Tuesday, July 29, 2008

Northwest Reviews Review

Well, Photolucida NW Reviews has finally come and gone, and I've had a day for decompression and thought. It will be difficult to sum up the whole experience in one post so I'll make a stab at it today and add more thoughts in upcoming posts.

Since the core of Photolucida is the review experience, that's where I'll begin. For the reviews I printed up two portfolios. The first was a tightly edited sequence of b/w street shots taken from my In-Public portfolio. The second was a more current portfolio of medium format color work showing suburban fencing in the Willamette Valley (not on my website yet but stay tuned). With these two radically different portfolios I thought I could cover most bases.

Over the course of the weekend I had 9 twenty minute meetings with various photo luminaries, and a few less luminous. It was a bit like speed dating. You meet, have a conversation, and at the end of twenty minutes you decide if the relationship might work out and if you want to go on another date. Although I exchanged plenty of handshakes and business cards, no one wanted to keep dating me. Oh well. At least now that I've gotten my work out there I can feel better about storing it back in the closet.

Twenty minutes may seem like a short time to bring someone up to speed on your work, but it was actually sufficient. Speaking personally, within five minutes of first looking through someone's work I know whether or not I want to see more of it. The reviewers were even more experienced. By and large they've seen it all, and within five minutes of seeing my work I got the sense they'd come to a decision about it. Which left fifteen minutes for platitudes and generalities.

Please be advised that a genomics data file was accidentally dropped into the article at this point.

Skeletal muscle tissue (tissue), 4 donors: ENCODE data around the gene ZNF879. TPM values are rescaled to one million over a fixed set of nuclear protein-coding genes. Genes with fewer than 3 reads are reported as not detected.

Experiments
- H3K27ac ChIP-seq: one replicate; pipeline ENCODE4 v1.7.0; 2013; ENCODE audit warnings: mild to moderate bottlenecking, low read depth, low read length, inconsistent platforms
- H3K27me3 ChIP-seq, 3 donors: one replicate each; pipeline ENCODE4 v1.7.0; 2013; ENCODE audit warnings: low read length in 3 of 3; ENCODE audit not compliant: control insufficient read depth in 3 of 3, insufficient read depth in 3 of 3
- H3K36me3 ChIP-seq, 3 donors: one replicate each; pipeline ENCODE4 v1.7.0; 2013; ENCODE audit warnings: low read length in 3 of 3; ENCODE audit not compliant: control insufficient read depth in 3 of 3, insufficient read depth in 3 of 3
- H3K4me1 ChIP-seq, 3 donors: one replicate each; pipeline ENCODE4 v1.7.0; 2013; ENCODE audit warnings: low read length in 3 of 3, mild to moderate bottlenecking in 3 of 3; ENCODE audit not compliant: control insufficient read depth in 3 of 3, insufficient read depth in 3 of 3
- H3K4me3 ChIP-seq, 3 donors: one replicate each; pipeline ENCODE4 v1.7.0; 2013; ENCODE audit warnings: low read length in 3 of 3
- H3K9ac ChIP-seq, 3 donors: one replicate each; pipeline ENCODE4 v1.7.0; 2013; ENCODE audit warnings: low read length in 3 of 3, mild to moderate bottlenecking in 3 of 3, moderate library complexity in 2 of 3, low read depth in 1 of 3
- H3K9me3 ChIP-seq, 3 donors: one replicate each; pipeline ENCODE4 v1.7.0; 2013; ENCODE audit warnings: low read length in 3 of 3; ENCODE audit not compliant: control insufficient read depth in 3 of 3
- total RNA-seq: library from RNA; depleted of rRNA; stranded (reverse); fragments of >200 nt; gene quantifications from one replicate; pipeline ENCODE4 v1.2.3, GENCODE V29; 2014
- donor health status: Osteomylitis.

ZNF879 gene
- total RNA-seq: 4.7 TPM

"You should edit this down more."
"What do you hope to do with this work, a book, a show, a magazine?"
"How long have you been shooting? Where did you go to school? What shows have you had?"
"You should make small work prints and play with them on a table to work out the sequencing."
"There are a lot of folks out there doing this type of work."
"Who have you shown this work to?"
"Why in the world are you still shooting film?"

These are all valid comments, but they didn't have much to do with the work itself. They might apply to any reviewee. I didn't get many specific comments like, "I really respond to this image because of x" or "These ones work because they have x in common whereas this one doesn't do y." One person said she liked my photos that were more mysterious but when I asked which ones those were my question became an unsolved mystery. By and large, the focus was much more career based, much more about how my photography might fit into the broader world than about the process of making it. Which is about what I'd expected.